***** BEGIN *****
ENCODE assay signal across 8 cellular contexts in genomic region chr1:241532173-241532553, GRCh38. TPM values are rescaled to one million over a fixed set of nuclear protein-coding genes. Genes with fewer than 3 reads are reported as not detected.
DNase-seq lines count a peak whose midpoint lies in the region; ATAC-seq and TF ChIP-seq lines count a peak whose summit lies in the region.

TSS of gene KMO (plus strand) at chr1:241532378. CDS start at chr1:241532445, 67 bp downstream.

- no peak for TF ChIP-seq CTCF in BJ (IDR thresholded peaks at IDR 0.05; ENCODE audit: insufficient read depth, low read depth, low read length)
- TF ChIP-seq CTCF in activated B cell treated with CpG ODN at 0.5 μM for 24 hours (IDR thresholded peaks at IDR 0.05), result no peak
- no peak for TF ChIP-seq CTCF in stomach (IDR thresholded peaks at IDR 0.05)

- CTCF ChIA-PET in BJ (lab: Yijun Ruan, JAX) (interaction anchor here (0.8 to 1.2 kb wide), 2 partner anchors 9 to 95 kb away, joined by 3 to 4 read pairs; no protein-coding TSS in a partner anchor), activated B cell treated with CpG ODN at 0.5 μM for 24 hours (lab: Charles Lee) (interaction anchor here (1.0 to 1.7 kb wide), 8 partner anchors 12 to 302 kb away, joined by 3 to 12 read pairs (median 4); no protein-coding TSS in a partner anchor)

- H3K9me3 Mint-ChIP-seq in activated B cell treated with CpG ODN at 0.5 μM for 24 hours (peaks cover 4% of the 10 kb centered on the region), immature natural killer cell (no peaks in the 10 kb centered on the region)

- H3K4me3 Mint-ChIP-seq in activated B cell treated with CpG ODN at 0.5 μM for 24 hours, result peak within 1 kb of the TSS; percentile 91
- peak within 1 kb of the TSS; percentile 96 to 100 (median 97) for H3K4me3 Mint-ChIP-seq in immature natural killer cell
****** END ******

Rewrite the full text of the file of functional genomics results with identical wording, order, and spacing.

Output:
ENCODE assay signal across 8 cellular contexts in genomic region chr1:241532173-241532553, GRCh38. TPM values are rescaled to one million over a fixed set of nuclear protein-coding genes. Genes with fewer than 3 reads are reported as not detected.
DNase-seq lines count a peak whose midpoint lies in the region; ATAC-seq and TF ChIP-seq lines count a peak whose summit lies in the region.

TSS of gene KMO (plus strand) at chr1:241532378. CDS start at chr1:241532445, 67 bp downstream.

- no peak for TF ChIP-seq CTCF in BJ (IDR thresholded peaks at IDR 0.05; ENCODE audit: insufficient read depth, low read depth, low read length)
- TF ChIP-seq CTCF in activated B cell treated with CpG ODN at 0.5 μM for 24 hours (IDR thresholded peaks at IDR 0.05), result no peak
- no peak for TF ChIP-seq CTCF in stomach (IDR thresholded peaks at IDR 0.05)

- CTCF ChIA-PET in BJ (lab: Yijun Ruan, JAX) (interaction anchor here (0.8 to 1.2 kb wide), 2 partner anchors 9 to 95 kb away, joined by 3 to 4 read pairs; no protein-coding TSS in a partner anchor), activated B cell treated with CpG ODN at 0.5 μM for 24 hours (lab: Charles Lee) (interaction anchor here (1.0 to 1.7 kb wide), 8 partner anchors 12 to 302 kb away, joined by 3 to 12 read pairs (median 4); no protein-coding TSS in a partner anchor)

- H3K9me3 Mint-ChIP-seq in activated B cell treated with CpG ODN at 0.5 μM for 24 hours (peaks cover 4% of the 10 kb centered on the region), immature natural killer cell (no peaks in the 10 kb centered on the region)

- H3K4me3 Mint-ChIP-seq in activated B cell treated with CpG ODN at 0.5 μM for 24 hours, result peak within 1 kb of the TSS; percentile 91
- peak within 1 kb of the TSS; percentile 96 to 100 (median 97) for H3K4me3 Mint-ChIP-seq in immature natural killer cell